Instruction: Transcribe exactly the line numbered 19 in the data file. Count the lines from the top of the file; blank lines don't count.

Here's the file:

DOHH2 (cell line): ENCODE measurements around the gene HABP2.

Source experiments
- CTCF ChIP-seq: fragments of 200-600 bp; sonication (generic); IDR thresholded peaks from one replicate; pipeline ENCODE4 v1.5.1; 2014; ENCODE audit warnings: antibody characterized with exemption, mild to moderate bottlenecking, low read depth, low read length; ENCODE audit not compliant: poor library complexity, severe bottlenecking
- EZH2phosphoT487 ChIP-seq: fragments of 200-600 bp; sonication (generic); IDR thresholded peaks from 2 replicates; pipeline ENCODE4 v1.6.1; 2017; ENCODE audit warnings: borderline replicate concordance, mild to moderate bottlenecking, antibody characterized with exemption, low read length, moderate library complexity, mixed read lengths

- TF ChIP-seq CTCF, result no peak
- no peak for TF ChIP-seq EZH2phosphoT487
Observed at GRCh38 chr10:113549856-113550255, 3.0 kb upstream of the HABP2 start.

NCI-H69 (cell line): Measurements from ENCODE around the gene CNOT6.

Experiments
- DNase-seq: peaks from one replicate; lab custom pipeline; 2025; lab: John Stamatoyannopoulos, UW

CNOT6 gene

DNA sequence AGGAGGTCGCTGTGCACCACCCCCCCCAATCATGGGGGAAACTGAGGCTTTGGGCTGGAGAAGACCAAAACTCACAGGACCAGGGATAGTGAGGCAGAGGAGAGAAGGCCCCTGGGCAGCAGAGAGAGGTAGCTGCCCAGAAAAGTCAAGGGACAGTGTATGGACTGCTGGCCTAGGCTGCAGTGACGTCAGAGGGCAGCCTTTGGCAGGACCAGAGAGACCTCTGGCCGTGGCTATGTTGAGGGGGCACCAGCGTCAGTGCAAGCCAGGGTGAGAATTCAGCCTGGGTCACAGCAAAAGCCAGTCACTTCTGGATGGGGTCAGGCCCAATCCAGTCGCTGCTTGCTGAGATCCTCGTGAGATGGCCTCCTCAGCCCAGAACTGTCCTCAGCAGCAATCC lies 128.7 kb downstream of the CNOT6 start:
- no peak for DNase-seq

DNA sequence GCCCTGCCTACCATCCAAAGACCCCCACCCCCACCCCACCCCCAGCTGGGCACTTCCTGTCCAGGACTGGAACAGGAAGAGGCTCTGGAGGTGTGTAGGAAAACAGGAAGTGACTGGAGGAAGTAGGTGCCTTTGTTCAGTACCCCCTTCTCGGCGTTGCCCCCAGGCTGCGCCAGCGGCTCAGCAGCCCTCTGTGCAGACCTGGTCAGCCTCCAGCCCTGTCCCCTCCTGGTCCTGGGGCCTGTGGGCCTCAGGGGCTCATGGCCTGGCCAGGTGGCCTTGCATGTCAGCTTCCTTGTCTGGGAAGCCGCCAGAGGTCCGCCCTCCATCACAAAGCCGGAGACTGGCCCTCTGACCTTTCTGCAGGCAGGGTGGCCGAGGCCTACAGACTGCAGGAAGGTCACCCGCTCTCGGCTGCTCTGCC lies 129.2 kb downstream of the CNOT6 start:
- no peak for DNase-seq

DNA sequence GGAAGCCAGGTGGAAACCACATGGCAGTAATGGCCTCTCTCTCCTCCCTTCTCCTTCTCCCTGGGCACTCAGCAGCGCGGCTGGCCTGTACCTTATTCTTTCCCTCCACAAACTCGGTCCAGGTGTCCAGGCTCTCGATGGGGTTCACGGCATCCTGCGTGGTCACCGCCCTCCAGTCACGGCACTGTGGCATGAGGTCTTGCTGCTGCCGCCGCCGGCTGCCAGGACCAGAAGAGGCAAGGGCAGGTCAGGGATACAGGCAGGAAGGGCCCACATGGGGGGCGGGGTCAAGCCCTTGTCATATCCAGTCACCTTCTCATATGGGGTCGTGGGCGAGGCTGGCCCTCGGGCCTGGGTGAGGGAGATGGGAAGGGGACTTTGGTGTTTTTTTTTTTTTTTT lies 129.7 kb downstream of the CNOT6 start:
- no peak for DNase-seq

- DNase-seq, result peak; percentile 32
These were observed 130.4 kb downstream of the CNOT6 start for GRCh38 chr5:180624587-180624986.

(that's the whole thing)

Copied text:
These were observed 130.4 kb downstream of the CNOT6 start for GRCh38 chr5:180624587-180624986.